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Live Load explanation please?

  1. Jul 8, 2014 #1
    So i'm looking at some technical drawings here (mechanical engineering co-op) and the live load rating is 100 pounds per square foot (PSF) for this particular drawing. My question is this: why is it so low? Just me standing with my feet together exerts roughly 230 pounds per square foot (i'm 230lbs, my feet take up ~1 square foot). The structure this drawing depicts is regularly walked on by workers and I must be misunderstanding the concept if just standing on it exceedes its designed strength.

    I'm just now learning about live load though google searches, seems to be more civil's field, so go easy on me lol.
     
  2. jcsd
  3. Jul 8, 2014 #2

    SteamKing

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    The live loading of 100 pounds per square foot means that the entire walking surface is assumed to be loaded this amount.

    For example, if the walking surface were 3 feet wide and 10 feet long, the total live load on the walkway would be:

    3 ft *10 ft *100 lbs/sq.ft. = 3000 pounds

    So, for this walking surface, even at 230 lbs for yourself, you would need a lot of company to get 3000 pounds of load.
     
  4. Jul 9, 2014 #3
    You the man SteamKing.
    So it is definetly treated differently for structures than it is for solid parts like I usually deal with as a mechanical engineer.

    When they determine that the live load rating is 100 PSF what assumptions are made? For example is that the 3000 pounds of force can be held safely at -any point- on the structure where people would be walking? Is the surface people are usually walking on such as metal grating assumed to distribute any point load evenly across adjacent i-beams?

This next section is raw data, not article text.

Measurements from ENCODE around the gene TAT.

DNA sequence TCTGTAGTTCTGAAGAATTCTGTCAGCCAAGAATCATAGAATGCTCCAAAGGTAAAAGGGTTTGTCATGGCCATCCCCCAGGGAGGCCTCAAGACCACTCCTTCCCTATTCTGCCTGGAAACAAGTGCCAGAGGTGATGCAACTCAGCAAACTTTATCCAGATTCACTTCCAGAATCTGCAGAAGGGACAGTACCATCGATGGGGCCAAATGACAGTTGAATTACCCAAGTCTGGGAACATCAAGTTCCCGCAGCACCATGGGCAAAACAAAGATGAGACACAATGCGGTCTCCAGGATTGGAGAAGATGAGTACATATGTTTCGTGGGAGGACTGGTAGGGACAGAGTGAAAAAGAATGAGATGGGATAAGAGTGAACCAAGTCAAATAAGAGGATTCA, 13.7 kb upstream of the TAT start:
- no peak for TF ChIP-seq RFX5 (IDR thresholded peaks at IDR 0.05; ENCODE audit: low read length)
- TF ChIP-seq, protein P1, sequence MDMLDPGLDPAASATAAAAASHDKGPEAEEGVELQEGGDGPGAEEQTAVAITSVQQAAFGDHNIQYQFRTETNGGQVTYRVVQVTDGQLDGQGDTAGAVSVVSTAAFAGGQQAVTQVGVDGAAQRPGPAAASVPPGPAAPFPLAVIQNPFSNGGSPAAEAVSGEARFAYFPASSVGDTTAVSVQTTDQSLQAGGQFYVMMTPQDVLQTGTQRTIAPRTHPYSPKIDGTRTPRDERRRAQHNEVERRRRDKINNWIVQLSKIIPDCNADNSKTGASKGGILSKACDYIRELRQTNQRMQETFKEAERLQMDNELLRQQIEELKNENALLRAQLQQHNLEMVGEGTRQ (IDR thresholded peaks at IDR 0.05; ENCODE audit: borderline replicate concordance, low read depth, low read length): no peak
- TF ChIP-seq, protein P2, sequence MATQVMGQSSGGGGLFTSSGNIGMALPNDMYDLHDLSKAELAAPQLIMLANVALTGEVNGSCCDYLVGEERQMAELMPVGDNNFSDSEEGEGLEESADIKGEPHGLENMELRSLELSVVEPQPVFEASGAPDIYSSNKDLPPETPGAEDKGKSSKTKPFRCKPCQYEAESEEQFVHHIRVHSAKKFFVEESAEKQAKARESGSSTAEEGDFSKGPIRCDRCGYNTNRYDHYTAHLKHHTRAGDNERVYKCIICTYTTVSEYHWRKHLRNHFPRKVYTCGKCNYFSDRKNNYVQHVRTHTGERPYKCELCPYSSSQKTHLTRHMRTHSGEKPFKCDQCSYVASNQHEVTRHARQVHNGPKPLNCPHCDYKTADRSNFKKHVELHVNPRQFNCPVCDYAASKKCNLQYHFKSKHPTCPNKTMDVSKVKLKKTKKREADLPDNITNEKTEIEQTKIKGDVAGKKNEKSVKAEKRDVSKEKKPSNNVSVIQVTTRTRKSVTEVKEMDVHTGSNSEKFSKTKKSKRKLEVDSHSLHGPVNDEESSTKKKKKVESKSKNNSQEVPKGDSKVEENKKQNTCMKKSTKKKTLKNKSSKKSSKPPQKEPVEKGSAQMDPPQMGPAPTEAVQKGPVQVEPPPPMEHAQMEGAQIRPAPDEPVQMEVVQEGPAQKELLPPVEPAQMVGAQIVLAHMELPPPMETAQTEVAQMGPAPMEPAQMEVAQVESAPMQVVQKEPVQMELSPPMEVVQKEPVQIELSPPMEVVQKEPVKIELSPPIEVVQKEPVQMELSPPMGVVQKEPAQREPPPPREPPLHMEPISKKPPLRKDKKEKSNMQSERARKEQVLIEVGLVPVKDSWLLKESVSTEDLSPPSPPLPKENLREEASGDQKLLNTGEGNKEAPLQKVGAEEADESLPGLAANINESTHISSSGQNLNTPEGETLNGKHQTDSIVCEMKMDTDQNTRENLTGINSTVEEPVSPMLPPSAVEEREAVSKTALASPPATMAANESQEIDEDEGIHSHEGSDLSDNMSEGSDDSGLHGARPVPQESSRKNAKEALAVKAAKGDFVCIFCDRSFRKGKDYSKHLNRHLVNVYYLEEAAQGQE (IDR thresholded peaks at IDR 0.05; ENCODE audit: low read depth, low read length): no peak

What kind of factor of safety is used for drawings made up by PE structural engineers in manufacturing plant cases?

    Do they do all of the shear/bending moment diagrams and stress calculations, fatigue strength calculations, and other number crunching for everything they approve, or do they use a lot of 'rules of thumb'?
     
  5. Jul 9, 2014 #4

    SteamKing

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    I really can't say, since I don't have a lot of experience in designing machine parts, except for one course in Machine Design I took at college. However, the basic principles of structural analysis are the same for designing a widget, an airliner, or a supertanker: the size and type of the loading may vary somewhat across this spectrum, but the procedure for calculating the actual stress values is the same, and a lot of the same analysis tools are used as well.

    The 3000 pounds of total force I used in the previous example was just to illustrate the total load which the walkway is designed to support. The load would still be assumed distributed for design purposes at 100 pounds/sq. ft. The structural details of a walkway designed to support 100 pounds/sq.ft. versus one which can support a concentrated load of 3000 lbs. would be different, however.

    The response of a certain grating material, for example steel or a composite material, to a point load would require a separate analysis.

    It depends on what kind of structure/mechanism is being designed or analyzed. For example, in the US, most steel structures are designed to a code of some sort, like the AISC (American Institute of Steel Construction), which gives safety factors for loads in bending, shear, and the like.

    http://en.wikipedia.org/wiki/American_Institute_of_Steel_Construction

    Other codes, for different structures like road bridges, come from similar organizations like AASHTO:

    http://en.wikipedia.org/wiki/American_Association_of_State_Highway_and_Transportation_Officials

    and there is a lot of consultation among these different associations which goes into developing design and construction standards for various structures.

    Hopefully, a structural engineer with a PE would use engineering principles in designing or checking a structure, even one which is used as a walkway. There are a few rules of thumb one can use to quickly eyeball whether or not a structure is properly designed, but the competent engineer always draws his conclusions from an engineering analysis of the structure/mechanism.
     
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